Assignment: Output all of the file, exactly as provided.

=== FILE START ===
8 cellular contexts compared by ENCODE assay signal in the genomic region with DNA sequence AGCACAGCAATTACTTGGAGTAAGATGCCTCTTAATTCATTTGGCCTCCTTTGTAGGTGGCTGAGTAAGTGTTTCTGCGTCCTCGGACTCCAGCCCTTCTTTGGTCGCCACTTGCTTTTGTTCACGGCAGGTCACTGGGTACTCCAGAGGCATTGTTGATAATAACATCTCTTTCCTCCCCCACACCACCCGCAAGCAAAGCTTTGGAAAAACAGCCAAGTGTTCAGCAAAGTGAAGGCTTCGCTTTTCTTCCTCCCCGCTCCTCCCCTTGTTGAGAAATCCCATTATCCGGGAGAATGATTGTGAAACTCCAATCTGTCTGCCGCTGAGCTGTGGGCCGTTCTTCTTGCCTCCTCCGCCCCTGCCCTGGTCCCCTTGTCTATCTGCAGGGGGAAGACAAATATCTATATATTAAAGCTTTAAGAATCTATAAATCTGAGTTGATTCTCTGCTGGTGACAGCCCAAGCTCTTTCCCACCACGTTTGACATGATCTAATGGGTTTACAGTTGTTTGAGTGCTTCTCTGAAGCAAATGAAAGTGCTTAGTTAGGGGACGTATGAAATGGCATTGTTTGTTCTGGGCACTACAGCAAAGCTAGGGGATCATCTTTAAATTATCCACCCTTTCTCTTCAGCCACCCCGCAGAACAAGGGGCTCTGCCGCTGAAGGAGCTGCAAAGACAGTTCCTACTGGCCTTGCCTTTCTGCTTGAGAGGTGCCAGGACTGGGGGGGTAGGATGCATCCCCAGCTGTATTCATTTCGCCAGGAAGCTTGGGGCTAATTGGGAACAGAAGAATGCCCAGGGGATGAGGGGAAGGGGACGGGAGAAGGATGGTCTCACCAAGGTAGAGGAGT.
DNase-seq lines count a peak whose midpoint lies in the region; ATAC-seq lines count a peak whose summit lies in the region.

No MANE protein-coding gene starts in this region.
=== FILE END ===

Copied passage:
8 cellular contexts compared by ENCODE assay signal in the genomic region with DNA sequence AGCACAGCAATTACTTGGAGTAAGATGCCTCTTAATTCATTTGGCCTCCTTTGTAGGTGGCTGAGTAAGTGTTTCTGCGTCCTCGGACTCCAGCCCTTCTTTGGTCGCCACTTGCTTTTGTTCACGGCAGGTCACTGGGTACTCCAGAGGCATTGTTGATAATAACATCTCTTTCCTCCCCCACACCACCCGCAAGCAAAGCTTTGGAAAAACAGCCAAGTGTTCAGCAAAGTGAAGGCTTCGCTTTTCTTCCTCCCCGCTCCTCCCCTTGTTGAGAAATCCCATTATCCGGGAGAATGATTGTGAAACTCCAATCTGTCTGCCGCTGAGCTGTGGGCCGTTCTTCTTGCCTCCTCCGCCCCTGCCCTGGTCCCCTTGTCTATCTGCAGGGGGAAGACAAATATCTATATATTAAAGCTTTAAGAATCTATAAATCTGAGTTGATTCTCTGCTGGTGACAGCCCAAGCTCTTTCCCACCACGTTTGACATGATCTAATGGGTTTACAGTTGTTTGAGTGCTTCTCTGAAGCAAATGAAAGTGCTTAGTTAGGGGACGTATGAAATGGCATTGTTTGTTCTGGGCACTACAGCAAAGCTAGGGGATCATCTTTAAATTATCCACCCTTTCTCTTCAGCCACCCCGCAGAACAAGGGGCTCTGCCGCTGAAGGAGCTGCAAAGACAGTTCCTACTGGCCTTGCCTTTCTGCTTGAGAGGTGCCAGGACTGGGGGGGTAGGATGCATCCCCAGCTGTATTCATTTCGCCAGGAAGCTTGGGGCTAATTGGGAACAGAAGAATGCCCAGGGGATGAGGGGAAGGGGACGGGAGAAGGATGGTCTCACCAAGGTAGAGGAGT.
DNase-seq lines count a peak whose midpoint lies in the region; ATAC-seq lines count a peak whose summit lies in the region.

No MANE protein-coding gene starts in this region.